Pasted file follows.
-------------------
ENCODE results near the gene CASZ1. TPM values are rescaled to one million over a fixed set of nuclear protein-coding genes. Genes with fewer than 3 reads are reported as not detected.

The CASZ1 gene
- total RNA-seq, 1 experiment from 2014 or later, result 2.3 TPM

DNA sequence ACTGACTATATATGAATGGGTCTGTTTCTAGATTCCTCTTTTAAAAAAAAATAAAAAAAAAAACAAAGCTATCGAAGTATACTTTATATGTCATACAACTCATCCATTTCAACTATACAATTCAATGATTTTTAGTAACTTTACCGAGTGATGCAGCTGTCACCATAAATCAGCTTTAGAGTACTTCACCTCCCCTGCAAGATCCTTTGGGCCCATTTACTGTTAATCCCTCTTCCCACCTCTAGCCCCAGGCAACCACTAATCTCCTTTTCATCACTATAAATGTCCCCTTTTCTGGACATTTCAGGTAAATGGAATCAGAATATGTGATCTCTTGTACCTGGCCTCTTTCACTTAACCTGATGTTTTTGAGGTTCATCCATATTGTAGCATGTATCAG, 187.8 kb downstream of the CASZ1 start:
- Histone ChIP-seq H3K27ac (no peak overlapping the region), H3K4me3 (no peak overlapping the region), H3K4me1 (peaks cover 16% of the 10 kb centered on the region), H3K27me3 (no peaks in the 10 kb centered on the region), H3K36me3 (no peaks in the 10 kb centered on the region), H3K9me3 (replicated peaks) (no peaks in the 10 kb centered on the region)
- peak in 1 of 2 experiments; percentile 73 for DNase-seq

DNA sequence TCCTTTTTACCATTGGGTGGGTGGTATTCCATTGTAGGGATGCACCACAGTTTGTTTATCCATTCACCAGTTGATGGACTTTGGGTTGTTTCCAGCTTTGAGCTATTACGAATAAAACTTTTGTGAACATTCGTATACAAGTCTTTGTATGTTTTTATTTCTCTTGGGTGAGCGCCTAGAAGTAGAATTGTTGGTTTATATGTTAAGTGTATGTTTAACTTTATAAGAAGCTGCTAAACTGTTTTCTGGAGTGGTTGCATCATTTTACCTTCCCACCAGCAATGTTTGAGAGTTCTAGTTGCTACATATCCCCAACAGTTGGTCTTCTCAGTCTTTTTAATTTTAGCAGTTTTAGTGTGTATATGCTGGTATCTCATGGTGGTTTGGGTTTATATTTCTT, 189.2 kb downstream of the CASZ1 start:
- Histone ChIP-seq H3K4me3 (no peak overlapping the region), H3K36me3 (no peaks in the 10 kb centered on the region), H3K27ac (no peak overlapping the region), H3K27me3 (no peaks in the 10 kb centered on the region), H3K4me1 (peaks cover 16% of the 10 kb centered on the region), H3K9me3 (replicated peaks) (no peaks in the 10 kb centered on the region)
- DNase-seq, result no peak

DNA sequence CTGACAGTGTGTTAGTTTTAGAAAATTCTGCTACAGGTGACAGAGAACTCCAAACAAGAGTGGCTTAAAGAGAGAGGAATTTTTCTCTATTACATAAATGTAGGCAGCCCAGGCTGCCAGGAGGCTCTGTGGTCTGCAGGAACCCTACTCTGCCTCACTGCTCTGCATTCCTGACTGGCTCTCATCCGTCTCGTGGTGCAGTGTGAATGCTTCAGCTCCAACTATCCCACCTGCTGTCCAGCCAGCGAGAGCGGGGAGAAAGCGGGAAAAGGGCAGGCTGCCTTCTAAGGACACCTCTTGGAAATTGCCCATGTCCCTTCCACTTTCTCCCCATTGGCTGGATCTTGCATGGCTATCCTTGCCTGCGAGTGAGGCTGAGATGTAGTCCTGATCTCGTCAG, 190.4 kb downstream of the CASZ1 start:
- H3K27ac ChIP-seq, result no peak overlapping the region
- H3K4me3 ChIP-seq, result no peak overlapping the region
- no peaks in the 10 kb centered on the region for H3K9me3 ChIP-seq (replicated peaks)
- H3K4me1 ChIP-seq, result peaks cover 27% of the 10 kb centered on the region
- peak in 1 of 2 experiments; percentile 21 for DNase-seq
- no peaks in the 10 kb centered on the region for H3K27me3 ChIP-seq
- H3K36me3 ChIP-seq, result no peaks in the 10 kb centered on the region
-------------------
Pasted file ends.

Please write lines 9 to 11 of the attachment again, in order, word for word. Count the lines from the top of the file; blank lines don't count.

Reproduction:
- DNase-seq, result no peak

DNA sequence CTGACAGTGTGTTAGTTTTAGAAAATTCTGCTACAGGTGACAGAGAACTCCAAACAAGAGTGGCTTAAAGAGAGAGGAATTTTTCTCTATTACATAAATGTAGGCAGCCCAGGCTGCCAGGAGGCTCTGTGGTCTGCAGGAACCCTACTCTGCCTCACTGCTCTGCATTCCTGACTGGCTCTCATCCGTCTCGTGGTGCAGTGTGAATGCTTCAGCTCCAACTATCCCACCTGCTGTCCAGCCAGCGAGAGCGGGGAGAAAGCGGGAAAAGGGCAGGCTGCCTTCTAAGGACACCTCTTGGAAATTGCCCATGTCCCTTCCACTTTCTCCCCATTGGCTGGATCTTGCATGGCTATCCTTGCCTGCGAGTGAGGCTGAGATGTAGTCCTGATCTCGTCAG, 190.4 kb downstream of the CASZ1 start:
- H3K27ac ChIP-seq, result no peak overlapping the region